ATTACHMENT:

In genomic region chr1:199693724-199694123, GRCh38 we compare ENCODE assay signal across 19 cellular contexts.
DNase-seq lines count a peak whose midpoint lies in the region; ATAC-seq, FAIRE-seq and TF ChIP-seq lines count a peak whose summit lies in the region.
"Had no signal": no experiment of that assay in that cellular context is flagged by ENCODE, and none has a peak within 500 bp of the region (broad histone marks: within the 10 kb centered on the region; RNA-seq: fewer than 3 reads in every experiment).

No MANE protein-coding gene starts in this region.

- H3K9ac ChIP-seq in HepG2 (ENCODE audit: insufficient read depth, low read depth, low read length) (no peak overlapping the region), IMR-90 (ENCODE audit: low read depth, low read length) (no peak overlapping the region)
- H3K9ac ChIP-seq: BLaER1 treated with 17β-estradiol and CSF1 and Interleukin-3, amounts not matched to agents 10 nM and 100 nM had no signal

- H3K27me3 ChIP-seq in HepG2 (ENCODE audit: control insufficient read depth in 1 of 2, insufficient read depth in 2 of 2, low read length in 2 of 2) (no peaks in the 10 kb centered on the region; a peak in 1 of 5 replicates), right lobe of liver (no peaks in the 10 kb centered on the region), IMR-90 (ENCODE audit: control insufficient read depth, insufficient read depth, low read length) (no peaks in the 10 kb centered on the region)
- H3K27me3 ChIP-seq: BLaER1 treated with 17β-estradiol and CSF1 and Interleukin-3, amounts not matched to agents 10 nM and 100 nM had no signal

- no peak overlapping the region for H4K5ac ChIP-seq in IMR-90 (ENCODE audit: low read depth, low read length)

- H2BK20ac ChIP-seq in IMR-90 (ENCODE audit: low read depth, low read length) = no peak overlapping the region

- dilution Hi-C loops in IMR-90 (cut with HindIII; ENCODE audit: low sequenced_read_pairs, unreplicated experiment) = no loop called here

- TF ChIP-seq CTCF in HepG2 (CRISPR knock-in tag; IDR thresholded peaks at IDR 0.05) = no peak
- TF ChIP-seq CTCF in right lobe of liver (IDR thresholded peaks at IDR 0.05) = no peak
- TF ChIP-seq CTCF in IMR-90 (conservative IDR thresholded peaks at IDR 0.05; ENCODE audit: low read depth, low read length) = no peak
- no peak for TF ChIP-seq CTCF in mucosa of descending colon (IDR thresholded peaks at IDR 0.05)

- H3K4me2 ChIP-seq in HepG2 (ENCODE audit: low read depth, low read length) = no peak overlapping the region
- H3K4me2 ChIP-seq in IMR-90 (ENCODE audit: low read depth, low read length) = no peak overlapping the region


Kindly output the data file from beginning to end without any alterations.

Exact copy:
In genomic region chr1:199693724-199694123, GRCh38 we compare ENCODE assay signal across 19 cellular contexts.
DNase-seq lines count a peak whose midpoint lies in the region; ATAC-seq, FAIRE-seq and TF ChIP-seq lines count a peak whose summit lies in the region.
"Had no signal": no experiment of that assay in that cellular context is flagged by ENCODE, and none has a peak within 500 bp of the region (broad histone marks: within the 10 kb centered on the region; RNA-seq: fewer than 3 reads in every experiment).

No MANE protein-coding gene starts in this region.

- H3K9ac ChIP-seq in HepG2 (ENCODE audit: insufficient read depth, low read depth, low read length) (no peak overlapping the region), IMR-90 (ENCODE audit: low read depth, low read length) (no peak overlapping the region)
- H3K9ac ChIP-seq: BLaER1 treated with 17β-estradiol and CSF1 and Interleukin-3, amounts not matched to agents 10 nM and 100 nM had no signal

- H3K27me3 ChIP-seq in HepG2 (ENCODE audit: control insufficient read depth in 1 of 2, insufficient read depth in 2 of 2, low read length in 2 of 2) (no peaks in the 10 kb centered on the region; a peak in 1 of 5 replicates), right lobe of liver (no peaks in the 10 kb centered on the region), IMR-90 (ENCODE audit: control insufficient read depth, insufficient read depth, low read length) (no peaks in the 10 kb centered on the region)
- H3K27me3 ChIP-seq: BLaER1 treated with 17β-estradiol and CSF1 and Interleukin-3, amounts not matched to agents 10 nM and 100 nM had no signal

- no peak overlapping the region for H4K5ac ChIP-seq in IMR-90 (ENCODE audit: low read depth, low read length)

- H2BK20ac ChIP-seq in IMR-90 (ENCODE audit: low read depth, low read length) = no peak overlapping the region

- dilution Hi-C loops in IMR-90 (cut with HindIII; ENCODE audit: low sequenced_read_pairs, unreplicated experiment) = no loop called here

- TF ChIP-seq CTCF in HepG2 (CRISPR knock-in tag; IDR thresholded peaks at IDR 0.05) = no peak
- TF ChIP-seq CTCF in right lobe of liver (IDR thresholded peaks at IDR 0.05) = no peak
- TF ChIP-seq CTCF in IMR-90 (conservative IDR thresholded peaks at IDR 0.05; ENCODE audit: low read depth, low read length) = no peak
- no peak for TF ChIP-seq CTCF in mucosa of descending colon (IDR thresholded peaks at IDR 0.05)

- H3K4me2 ChIP-seq in HepG2 (ENCODE audit: low read depth, low read length) = no peak overlapping the region
- H3K4me2 ChIP-seq in IMR-90 (ENCODE audit: low read depth, low read length) = no peak overlapping the region